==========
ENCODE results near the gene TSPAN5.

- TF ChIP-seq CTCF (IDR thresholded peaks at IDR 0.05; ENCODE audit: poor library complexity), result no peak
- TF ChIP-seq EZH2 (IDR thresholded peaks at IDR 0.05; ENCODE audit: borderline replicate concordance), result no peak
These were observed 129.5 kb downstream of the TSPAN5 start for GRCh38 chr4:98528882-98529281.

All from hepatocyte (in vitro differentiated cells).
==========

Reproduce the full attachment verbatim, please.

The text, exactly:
ENCODE results near the gene TSPAN5.

- TF ChIP-seq CTCF (IDR thresholded peaks at IDR 0.05; ENCODE audit: poor library complexity), result no peak
- TF ChIP-seq EZH2 (IDR thresholded peaks at IDR 0.05; ENCODE audit: borderline replicate concordance), result no peak
These were observed 129.5 kb downstream of the TSPAN5 start for GRCh38 chr4:98528882-98529281.

All from hepatocyte (in vitro differentiated cells).